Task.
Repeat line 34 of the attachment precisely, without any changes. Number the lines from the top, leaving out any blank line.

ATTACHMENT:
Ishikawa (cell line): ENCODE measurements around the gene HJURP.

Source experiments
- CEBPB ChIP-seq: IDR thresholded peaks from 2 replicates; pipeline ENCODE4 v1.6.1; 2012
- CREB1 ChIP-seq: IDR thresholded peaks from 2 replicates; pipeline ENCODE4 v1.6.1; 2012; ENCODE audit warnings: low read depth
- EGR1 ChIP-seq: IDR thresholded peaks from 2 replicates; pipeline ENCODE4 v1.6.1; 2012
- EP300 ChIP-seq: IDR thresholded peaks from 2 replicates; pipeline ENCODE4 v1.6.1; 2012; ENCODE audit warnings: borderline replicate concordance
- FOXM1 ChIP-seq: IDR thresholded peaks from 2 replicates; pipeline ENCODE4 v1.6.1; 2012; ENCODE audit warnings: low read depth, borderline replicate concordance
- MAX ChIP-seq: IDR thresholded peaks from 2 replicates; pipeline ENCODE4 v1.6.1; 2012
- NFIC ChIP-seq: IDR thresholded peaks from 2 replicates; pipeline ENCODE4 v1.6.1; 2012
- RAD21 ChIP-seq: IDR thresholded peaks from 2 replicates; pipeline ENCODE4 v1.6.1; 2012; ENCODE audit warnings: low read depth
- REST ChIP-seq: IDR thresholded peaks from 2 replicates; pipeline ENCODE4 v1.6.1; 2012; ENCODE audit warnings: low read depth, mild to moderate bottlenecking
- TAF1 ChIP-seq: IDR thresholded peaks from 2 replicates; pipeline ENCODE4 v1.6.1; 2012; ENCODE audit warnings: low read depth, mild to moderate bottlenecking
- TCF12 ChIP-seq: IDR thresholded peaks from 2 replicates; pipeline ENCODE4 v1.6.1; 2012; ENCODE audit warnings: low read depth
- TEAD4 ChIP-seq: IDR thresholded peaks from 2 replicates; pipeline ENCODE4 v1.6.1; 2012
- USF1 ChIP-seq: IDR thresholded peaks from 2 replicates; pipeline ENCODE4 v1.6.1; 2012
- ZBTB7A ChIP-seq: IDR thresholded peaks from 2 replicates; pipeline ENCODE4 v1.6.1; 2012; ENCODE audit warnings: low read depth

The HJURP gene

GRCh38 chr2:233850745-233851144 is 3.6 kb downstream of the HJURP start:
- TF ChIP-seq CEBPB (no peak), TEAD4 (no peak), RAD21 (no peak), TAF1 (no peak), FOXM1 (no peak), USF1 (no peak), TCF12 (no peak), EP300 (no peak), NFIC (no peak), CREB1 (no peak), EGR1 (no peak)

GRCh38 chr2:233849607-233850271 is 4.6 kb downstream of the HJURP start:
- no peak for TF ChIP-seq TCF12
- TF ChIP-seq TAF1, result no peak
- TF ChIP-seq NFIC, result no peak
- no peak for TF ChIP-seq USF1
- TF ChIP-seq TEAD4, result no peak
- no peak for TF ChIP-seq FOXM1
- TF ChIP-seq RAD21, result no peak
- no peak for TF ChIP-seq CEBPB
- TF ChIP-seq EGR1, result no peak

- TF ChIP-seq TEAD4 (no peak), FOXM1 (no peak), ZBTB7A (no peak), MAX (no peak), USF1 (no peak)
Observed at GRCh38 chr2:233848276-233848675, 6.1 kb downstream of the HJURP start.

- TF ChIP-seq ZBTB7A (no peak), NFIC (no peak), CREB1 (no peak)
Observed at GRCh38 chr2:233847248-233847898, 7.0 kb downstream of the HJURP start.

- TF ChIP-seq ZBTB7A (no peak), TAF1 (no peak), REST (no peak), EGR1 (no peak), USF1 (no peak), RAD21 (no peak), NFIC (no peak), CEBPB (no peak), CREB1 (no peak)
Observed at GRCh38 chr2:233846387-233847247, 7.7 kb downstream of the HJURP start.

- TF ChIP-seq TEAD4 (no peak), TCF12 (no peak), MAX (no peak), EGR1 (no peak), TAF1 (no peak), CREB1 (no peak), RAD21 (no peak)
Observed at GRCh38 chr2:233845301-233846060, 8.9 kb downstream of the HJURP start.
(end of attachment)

- TF ChIP-seq ZBTB7A (no peak), TAF1 (no peak), REST (no peak), EGR1 (no peak), USF1 (no peak), RAD21 (no peak), NFIC (no peak), CEBPB (no peak), CREB1 (no peak)